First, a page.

One that reads this may think the day was a disaster. While certainly there are many that will have suffered from the floods and forlornly this gentleman who destroyed his car and lost his license will be excruciatingly disappointed. For me and my 15 fellow travelers, it was a day that was an incredible adventure. I won’t lie and say that there weren’t moments when we wondered if we would be helicoptered out of the Samburu Reserve or if disaster would ensue, but we participated in a day that most only see if they are local Kenyan residents. We saw what nature in Africa can do, we saw local villages and life along the road to Mount Kenya, we saw how conflicts and justice are managed – and all this before 2 pm in the afternoon! Most importantly as a travel professional, I saw how an incredible company with experience and attention to detail and staffing and equipment like Micato operates. Yes, Micato is more expensive than most, but they share Africa in a way that is incredibly special with no detail missed, and when disaster strikes, I can guarantee you that it is worth every penny to be under their care. Not for a minute did any of their team seem flappable or incapable and as travelers, we all shared a bond, and experience, and even unimaginable laughter and triumph as the events of the day unfolded. This is the real Africa!
We arrived onto Mount Kenya, an incredible lush mountain of fresh cool breezes, fertile farmland, and snow-covered peaks and into the famed Mount Kenya Safari Lodge, home to heads of states and celebrities including Winston Churchill, Clark Gable, John Wayne, Robert Redford, Sean Connery, and Catherine Deneuve since 1959.
Day 4: Mount Kenya Lodging: Mount Kenya Safari Club: On 120 acres of idyllic gardens gazing at the snowy summit of Mount Kenya, is the legendary Mount Kenya Safari Lodge, a welcome respite after our adventures of the previous day. The gardens are beyond gorgeous on this property that literally straddles the equator. Every cottage, suite, and the room has a large wood-burning fireplace which is lit on arrival and in the evening to enjoy as you return home from dinner. The views and grounds are unbelievably lush and fertile. Two large black Labrador puppies (just 9 months old) beckon to be walked by guests, the tennis courts are on the equator, the golf course winds down the hills of Mount Kenya, and the 6 horses are available for rides in the bush. and trout fishing, lawn bowling, and swimming will keep everyone busy. It is a wonderful place for families to relax in between safari rides. The William Holden Wildlife Animal Orphanage is also on the property and a great way to see rescued wildlife up close.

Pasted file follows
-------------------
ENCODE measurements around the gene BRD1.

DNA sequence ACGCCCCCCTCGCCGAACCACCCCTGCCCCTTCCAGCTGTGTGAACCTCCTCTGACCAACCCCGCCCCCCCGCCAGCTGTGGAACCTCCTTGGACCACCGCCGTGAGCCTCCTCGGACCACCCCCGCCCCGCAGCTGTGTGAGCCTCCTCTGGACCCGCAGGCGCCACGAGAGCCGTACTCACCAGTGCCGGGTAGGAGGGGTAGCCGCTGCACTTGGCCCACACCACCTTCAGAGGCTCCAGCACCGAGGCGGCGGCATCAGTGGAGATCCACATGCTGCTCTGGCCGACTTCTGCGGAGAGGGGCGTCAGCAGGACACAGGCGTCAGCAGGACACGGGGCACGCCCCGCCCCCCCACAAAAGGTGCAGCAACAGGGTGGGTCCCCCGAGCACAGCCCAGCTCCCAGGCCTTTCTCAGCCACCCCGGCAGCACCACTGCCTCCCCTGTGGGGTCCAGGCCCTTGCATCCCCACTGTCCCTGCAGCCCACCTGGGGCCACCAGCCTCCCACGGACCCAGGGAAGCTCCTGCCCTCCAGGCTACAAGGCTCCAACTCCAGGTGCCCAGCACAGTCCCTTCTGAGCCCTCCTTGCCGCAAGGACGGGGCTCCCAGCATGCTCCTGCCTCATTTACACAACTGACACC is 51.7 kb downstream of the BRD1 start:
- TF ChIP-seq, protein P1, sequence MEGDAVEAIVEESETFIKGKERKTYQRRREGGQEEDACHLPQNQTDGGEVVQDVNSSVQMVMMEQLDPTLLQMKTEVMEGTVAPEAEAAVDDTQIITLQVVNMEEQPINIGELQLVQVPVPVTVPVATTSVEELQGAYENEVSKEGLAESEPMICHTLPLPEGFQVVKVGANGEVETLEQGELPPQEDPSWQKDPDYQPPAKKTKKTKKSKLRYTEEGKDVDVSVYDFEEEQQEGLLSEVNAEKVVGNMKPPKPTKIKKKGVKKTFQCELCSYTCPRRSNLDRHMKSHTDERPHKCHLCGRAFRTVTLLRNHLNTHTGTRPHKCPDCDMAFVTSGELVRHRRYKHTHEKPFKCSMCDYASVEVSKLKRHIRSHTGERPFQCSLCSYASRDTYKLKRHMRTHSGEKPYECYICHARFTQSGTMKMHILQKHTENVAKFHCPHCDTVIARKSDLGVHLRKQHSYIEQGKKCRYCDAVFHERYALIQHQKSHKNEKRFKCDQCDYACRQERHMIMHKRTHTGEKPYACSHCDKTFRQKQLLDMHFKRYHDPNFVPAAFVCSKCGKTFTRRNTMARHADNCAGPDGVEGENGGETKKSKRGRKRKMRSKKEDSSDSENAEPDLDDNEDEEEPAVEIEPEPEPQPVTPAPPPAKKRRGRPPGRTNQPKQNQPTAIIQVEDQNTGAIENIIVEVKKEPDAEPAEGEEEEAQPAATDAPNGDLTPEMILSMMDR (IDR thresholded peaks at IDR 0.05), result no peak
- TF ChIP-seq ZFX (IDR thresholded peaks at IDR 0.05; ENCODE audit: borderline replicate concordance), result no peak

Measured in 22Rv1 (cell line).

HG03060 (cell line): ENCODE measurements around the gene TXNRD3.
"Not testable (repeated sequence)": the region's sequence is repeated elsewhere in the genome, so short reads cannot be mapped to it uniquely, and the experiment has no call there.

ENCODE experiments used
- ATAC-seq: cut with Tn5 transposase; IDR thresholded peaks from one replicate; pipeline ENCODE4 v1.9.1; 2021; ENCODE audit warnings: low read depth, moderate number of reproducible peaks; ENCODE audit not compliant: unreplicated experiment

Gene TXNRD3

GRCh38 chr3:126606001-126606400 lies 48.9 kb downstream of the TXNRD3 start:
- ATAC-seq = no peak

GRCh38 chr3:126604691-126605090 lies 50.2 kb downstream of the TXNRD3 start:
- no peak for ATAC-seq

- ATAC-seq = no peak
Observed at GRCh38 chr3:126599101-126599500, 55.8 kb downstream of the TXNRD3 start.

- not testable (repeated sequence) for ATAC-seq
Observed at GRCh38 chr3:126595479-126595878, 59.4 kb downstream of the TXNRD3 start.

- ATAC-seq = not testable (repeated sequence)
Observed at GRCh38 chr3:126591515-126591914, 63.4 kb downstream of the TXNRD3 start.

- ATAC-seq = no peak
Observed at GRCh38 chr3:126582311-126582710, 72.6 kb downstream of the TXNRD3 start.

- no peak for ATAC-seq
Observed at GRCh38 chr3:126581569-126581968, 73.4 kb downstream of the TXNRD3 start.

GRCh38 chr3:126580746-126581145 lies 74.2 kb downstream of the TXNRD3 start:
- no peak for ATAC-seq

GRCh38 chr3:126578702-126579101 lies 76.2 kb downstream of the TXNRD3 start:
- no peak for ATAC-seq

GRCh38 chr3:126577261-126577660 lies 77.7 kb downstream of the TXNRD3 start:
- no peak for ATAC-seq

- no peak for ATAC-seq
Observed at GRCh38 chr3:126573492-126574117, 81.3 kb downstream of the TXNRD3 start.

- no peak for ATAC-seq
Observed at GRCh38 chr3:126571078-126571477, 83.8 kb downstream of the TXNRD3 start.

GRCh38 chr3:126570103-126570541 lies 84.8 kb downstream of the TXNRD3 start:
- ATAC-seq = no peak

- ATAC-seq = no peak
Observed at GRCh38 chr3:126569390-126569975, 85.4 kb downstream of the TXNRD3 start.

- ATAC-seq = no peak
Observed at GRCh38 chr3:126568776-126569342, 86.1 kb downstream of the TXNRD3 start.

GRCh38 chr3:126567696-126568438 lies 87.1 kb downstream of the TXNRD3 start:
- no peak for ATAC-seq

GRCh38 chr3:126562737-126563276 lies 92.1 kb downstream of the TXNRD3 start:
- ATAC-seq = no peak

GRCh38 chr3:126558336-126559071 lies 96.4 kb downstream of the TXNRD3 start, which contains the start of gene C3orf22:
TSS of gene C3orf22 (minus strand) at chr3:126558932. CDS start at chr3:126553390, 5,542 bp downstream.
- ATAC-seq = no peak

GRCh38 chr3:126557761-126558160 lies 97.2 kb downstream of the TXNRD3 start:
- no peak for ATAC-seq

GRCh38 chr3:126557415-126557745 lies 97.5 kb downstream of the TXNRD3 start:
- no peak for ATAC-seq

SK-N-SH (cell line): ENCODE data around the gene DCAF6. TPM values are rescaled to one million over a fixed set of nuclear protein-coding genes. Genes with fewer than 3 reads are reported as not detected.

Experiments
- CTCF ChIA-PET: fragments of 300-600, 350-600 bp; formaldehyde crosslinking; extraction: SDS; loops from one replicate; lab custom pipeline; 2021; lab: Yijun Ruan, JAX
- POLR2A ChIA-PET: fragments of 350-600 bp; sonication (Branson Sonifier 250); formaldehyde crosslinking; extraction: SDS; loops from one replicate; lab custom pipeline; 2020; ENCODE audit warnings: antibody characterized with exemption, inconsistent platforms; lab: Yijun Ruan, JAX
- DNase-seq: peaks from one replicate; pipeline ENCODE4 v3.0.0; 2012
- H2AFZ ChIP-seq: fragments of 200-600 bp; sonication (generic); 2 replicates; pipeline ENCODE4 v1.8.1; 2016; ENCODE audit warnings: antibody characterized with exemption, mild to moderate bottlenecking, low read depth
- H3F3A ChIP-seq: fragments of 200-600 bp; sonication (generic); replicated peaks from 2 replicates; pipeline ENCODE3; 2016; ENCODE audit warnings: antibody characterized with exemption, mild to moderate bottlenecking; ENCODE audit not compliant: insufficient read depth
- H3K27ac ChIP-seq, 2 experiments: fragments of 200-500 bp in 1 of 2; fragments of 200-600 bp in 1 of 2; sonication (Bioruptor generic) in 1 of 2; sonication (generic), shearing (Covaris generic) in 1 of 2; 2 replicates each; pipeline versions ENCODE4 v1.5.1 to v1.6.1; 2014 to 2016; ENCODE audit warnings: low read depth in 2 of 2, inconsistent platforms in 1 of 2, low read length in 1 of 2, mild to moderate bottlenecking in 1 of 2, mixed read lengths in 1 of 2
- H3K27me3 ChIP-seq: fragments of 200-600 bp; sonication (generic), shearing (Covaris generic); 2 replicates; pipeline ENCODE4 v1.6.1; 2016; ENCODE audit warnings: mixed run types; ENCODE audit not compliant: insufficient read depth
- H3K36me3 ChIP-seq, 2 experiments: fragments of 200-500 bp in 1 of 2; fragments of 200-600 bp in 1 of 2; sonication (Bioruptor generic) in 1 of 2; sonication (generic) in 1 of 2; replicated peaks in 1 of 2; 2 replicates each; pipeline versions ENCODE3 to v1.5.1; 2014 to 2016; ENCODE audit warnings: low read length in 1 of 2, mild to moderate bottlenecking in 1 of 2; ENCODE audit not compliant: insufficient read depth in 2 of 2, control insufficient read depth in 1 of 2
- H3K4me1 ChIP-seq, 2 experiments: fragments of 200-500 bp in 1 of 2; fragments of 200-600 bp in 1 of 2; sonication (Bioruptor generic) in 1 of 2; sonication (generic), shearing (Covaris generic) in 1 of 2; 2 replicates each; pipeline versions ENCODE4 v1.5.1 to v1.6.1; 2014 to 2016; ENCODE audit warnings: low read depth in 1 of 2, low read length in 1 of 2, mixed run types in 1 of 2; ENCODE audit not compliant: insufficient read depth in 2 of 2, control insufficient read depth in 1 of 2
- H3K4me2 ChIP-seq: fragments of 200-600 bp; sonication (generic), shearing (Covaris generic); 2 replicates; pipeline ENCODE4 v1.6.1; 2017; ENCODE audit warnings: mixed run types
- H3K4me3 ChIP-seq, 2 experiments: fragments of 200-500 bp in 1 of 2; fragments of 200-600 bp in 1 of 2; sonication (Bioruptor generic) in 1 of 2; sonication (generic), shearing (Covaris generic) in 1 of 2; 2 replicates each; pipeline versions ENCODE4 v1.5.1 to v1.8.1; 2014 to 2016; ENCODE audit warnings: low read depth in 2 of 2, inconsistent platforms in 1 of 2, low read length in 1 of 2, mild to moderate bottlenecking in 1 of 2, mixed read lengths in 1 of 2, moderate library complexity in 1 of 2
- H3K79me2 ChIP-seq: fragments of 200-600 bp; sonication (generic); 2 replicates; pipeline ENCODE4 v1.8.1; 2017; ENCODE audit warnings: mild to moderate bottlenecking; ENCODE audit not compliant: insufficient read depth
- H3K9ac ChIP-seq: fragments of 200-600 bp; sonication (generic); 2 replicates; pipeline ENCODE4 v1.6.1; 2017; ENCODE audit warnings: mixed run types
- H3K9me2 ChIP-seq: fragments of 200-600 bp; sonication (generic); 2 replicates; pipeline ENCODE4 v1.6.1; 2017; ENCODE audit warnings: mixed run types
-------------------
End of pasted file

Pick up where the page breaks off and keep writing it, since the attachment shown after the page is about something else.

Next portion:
Day 5: Masai Mara Lodging: Mara Safari Club Tented Camps: The flight to the Masai Mara exhilarated my senses as I saw below me the Africa of my imagination. Masai villages, the Mara river, rolling grasslands, and acacia woodlands are all visible from the air. On touch down, our charter flight was met by 6 impossibly tall Masai gentlemen who greeted us with a song and dance and again, impossibly kinds smiles. Again, their jumps, to show their strength and virility, were unreal! Arriving at the Tented Camp along the banks of the Mara River, we were glad to see the calm waters and hear the sounds of groaning hippos bathing below us while their indifferent friends, the crocodiles, sun on the banks above. These two massive animals agree to co-exist in harmony, or at least with the indifference to one another. Sitting on my tent deck as I type, I can help but smile as the waters below team with groans and splashes, while across the river I hear the faint bells of a Masai tribe.
We had the wonderful pleasure of personally visiting a Masai village and meeting with their chief, their children, and their youth. The way of life of the brave nomadic cattle-raising culture is mind-blowing. While some have great wealth in the way of cattle, they chose to live in a very primitive yet proud way. The villages do not have electricity or running water and their huts are built 100% from man-made materials. They are nice and neat and warm with cooking stoves in each. It is bewildering to drive across the plains and see a single Masai warrior with his spear and a wooden stick in hand. All alone in this vast wild where at any minute his cattle can be attacked by lions or he can be rushed by the extremely dangerous and ill-tempered buffalo. They would lose all honor if their cattle are attacked and these young boys are trained to fight off any animals with their primitive weapons. Young girls can be seen walking alone or in pairs for water. A lone figure, dressed in red, the color of the Masai is striking against the endless green plains.